"I continued for the remainder of the day in my hovel in a state of utter and stupid despair. My protectors had departed, and had broken the only link that held me to the world. For the first time the feelings of revenge and hatred filled my bosom, and I did not strive to [controul] <control> them; but, allowing myself to be borne away by the stream, I bent my mind towards injury and death. When I thought of my friends, of the mild voice of De [Lacy,] <Lacey,> the gentle eyes of Agatha, and the exquisite beauty of the Arabian, these thoughts vanished, and a gush of tears somewhat soothed me. But again, when I reflected that they had spurned and deserted me, anger returned, a rage of anger; and, unable to injure any thing human, I turned my fury towards inanimate objects. As night advanced, I placed a variety of combustibles around the cottage; and, after having destroyed every vestige of cultivation in the garden, I waited with forced impatience until the moon had sunk to commence my operations.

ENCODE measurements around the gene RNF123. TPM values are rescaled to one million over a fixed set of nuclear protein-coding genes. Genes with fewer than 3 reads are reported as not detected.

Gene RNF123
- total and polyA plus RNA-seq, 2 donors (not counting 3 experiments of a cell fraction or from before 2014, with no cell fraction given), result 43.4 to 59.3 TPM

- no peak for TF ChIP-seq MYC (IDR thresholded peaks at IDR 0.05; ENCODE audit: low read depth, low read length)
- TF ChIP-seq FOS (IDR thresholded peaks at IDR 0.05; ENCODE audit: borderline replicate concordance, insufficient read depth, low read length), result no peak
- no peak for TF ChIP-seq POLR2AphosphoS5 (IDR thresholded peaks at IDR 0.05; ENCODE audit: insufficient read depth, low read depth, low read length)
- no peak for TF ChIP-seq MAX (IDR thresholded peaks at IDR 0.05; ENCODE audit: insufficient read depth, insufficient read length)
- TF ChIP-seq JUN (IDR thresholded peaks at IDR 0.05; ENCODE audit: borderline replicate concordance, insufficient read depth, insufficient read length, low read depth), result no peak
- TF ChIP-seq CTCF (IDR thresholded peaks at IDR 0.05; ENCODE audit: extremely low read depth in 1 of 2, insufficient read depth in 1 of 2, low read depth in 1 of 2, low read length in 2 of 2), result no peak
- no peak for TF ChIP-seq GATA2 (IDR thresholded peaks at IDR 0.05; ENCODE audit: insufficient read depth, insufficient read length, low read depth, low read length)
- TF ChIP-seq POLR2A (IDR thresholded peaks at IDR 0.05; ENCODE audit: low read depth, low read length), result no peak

"As the night advanced, a fierce wind arose from the woods, and quickly dispersed the clouds that had loitered in the heavens: the blast tore along like a mighty [avelanche,] <avalanche,> and produced a kind of insanity in my spirits, that burst all bounds of reason and reflection. I lighted the dry branch of a tree, and danced with fury around the devoted cottage, my eyes still fixed on the western horizon, the edge of which the moon nearly touched. A part of its orb was at length hid, and I waved my brand; it sunk, and, with a loud scream, I fired the straw, and heath, and bushes, which I had collected. The wind fanned the fire, and the cottage was quickly enveloped by the flames, which clung to it, and licked it with their forked and destroying tongues.
"As soon as I was convinced that no assistance could save any part of the habitation, I quitted the scene, and sought for refuge in the woods.